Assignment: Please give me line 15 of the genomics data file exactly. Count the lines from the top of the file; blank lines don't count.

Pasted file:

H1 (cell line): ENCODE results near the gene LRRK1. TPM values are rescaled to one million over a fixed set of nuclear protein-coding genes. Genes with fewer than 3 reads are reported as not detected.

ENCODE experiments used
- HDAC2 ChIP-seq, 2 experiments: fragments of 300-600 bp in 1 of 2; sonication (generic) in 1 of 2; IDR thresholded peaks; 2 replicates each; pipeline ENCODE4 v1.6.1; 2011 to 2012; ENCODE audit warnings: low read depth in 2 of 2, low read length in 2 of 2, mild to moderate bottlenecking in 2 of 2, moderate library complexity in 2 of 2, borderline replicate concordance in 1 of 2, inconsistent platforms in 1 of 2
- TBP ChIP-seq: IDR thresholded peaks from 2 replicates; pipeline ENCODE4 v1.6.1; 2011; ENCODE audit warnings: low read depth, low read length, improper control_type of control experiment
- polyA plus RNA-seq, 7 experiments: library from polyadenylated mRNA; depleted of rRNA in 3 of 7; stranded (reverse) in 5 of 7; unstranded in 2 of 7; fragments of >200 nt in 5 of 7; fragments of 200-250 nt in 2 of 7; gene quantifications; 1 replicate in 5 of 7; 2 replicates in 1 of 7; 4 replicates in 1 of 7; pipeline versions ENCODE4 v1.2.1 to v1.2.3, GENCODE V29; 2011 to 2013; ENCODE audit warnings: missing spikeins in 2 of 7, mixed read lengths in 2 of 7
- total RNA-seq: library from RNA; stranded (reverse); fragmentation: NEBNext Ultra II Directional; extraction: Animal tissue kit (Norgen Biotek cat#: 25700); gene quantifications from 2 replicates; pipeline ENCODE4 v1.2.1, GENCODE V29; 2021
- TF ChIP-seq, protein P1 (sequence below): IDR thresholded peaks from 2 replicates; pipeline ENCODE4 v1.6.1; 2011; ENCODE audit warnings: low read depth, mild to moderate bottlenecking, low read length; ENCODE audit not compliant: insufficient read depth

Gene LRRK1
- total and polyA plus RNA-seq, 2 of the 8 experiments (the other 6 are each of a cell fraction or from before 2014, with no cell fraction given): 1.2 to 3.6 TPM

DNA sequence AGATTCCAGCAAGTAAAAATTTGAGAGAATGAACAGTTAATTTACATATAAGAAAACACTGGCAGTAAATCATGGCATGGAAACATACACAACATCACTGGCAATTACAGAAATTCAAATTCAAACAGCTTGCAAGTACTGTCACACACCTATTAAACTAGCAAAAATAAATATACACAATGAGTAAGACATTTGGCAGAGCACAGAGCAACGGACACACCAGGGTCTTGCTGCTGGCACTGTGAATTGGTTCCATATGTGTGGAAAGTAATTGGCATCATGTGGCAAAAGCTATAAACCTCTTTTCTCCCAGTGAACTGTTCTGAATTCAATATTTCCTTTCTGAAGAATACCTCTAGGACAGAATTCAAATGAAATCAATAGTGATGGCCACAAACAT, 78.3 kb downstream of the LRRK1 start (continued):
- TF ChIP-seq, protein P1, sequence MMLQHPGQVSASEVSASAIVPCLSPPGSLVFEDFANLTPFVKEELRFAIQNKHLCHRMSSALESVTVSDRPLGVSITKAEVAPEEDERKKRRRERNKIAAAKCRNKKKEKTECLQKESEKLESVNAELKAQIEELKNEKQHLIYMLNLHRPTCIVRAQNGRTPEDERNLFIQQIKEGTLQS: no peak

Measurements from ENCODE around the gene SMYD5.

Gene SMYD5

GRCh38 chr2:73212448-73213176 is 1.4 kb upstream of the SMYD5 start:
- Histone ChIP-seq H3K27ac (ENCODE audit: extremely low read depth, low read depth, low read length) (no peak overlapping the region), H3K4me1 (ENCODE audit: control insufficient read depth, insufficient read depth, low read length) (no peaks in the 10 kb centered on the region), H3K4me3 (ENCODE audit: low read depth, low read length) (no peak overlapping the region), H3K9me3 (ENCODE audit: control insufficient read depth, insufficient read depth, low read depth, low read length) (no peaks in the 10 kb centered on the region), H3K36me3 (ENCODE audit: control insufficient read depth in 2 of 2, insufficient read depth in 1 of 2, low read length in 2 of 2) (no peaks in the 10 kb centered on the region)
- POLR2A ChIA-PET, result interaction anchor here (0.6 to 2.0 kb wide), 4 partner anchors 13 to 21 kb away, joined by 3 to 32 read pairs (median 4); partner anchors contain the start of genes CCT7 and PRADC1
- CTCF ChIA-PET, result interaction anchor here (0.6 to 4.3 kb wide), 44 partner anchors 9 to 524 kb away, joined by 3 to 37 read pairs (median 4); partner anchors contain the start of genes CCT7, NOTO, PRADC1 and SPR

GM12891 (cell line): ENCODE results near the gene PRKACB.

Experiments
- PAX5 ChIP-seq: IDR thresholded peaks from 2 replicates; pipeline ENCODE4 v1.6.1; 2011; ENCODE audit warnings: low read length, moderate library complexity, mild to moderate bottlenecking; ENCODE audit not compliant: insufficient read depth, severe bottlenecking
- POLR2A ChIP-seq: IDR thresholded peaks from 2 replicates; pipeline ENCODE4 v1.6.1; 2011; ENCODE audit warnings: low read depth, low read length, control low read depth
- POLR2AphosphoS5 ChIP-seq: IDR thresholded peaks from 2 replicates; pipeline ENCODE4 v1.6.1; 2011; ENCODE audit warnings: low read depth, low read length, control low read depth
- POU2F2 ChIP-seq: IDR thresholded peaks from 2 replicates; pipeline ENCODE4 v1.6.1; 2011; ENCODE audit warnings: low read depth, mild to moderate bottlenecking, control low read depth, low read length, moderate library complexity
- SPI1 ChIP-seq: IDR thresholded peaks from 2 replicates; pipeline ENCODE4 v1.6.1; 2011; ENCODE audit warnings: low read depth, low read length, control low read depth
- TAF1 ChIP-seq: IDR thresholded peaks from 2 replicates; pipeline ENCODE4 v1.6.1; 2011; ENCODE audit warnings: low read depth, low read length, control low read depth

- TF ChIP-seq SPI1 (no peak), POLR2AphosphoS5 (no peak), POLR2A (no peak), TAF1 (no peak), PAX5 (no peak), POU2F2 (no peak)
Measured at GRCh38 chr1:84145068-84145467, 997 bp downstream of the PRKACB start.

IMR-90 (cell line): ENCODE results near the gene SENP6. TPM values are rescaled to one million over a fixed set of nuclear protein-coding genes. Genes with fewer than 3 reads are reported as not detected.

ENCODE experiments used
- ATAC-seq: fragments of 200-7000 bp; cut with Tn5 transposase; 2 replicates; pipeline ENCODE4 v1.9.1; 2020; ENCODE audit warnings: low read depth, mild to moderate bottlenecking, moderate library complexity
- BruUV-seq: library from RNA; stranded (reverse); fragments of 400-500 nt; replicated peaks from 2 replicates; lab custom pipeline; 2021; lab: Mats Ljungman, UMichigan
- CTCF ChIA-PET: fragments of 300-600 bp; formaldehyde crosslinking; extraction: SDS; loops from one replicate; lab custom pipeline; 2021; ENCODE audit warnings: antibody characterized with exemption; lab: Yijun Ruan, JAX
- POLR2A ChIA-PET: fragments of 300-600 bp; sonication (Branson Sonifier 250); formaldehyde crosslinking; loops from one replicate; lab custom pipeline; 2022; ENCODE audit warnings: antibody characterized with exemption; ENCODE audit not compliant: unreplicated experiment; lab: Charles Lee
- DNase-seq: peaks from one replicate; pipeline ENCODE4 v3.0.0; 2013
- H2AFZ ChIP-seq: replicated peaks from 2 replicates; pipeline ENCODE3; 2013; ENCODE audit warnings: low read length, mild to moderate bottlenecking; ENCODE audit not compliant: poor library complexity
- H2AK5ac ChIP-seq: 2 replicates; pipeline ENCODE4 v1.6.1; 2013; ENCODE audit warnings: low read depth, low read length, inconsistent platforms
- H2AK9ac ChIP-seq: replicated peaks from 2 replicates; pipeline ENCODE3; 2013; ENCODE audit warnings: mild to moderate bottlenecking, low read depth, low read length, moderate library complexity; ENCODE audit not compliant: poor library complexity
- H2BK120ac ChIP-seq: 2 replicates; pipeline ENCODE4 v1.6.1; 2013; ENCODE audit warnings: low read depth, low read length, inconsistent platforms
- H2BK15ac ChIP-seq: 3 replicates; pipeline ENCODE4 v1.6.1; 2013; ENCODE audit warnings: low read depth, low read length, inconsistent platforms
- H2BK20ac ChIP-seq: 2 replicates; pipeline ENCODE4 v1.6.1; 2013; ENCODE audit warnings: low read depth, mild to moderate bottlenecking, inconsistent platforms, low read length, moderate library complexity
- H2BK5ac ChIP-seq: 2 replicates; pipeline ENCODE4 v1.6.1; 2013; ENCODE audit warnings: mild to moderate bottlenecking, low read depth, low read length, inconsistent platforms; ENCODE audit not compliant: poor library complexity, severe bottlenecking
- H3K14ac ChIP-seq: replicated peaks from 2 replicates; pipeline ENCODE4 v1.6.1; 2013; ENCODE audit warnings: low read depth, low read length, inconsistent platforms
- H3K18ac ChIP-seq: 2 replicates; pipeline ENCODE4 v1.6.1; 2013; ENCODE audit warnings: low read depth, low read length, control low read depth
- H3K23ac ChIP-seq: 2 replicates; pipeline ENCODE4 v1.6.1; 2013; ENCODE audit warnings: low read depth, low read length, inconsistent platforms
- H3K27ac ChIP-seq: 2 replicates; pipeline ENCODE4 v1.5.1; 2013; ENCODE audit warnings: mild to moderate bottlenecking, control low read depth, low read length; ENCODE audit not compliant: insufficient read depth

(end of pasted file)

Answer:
- Histone ChIP-seq H3K27ac (ENCODE audit: extremely low read depth, low read depth, low read length) (no peak overlapping the region), H3K4me1 (ENCODE audit: control insufficient read depth, insufficient read depth, low read length) (no peaks in the 10 kb centered on the region), H3K4me3 (ENCODE audit: low read depth, low read length) (no peak overlapping the region), H3K9me3 (ENCODE audit: control insufficient read depth, insufficient read depth, low read depth, low read length) (no peaks in the 10 kb centered on the region), H3K36me3 (ENCODE audit: control insufficient read depth in 2 of 2, insufficient read depth in 1 of 2, low read length in 2 of 2) (no peaks in the 10 kb centered on the region)